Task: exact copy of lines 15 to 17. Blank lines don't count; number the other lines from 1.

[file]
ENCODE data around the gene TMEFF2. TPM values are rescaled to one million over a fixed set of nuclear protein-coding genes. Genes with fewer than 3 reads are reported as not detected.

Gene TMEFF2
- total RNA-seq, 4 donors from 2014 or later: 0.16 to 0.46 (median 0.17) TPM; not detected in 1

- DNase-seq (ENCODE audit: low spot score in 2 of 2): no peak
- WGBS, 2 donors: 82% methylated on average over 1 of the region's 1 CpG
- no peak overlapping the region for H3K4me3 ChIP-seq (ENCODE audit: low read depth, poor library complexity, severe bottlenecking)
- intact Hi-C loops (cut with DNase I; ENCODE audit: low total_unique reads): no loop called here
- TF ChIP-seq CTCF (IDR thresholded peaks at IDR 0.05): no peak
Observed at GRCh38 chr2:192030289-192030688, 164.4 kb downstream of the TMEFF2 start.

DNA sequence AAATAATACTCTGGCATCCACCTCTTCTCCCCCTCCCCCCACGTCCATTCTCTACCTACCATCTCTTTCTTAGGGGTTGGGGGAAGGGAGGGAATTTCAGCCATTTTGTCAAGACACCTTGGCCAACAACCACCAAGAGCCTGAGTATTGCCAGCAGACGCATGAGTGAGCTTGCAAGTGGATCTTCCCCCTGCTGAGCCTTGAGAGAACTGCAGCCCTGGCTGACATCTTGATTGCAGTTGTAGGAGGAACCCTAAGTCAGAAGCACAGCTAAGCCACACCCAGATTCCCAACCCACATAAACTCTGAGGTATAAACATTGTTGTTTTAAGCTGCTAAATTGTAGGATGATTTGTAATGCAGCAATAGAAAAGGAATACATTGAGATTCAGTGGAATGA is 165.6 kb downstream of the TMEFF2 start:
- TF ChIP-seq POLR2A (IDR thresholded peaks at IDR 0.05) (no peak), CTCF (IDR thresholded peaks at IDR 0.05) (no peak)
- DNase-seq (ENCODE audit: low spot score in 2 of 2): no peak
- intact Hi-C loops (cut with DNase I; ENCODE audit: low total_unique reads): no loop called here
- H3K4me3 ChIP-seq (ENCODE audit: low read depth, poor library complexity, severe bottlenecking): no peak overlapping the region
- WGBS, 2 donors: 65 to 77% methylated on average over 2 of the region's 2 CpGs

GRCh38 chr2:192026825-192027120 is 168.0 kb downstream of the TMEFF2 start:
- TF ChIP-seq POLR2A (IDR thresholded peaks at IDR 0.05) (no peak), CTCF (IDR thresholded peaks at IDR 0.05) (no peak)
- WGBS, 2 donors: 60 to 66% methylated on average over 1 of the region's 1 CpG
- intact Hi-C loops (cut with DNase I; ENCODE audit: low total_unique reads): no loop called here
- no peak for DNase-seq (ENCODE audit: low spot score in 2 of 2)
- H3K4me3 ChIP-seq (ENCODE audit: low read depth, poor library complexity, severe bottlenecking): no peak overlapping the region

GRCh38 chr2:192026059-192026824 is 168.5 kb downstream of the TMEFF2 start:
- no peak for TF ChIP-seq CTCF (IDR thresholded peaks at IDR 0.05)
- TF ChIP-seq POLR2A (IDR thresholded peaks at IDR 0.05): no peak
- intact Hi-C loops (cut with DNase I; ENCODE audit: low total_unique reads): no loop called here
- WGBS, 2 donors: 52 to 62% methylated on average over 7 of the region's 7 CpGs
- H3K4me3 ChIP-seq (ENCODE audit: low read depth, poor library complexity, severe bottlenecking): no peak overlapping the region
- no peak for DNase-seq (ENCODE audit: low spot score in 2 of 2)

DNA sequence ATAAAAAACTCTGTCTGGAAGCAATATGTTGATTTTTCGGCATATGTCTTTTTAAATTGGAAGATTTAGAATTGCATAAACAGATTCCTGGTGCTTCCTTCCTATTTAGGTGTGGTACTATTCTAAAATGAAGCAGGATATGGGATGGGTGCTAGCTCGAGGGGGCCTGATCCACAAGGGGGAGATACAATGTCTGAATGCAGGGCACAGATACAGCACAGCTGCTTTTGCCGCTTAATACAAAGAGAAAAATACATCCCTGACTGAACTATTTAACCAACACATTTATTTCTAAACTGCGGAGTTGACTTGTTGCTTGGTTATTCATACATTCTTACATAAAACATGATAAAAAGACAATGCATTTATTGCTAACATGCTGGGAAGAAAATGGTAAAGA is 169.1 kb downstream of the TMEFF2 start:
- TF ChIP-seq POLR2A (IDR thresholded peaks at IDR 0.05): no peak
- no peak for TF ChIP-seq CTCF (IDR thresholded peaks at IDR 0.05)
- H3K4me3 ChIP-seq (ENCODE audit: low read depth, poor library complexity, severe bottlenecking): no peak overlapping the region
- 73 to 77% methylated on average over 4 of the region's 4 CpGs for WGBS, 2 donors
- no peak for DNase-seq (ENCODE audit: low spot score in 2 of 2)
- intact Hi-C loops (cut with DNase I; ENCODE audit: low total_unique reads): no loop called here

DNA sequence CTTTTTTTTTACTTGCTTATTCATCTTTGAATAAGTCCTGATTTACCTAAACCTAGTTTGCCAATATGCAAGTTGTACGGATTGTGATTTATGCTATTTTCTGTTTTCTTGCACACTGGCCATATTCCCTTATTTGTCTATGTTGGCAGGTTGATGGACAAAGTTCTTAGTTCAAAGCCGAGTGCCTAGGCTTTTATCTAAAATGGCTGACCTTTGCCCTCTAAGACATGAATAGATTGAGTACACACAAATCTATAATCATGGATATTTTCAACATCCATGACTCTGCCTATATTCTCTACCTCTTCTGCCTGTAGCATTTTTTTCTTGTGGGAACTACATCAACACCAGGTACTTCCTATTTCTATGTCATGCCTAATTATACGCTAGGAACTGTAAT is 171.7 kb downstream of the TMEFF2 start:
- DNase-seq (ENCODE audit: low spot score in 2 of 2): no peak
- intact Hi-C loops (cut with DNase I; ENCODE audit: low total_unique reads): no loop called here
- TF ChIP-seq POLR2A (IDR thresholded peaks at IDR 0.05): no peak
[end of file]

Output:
- WGBS, 2 donors: 65 to 77% methylated on average over 2 of the region's 2 CpGs

GRCh38 chr2:192026825-192027120 is 168.0 kb downstream of the TMEFF2 start:
- TF ChIP-seq POLR2A (IDR thresholded peaks at IDR 0.05) (no peak), CTCF (IDR thresholded peaks at IDR 0.05) (no peak)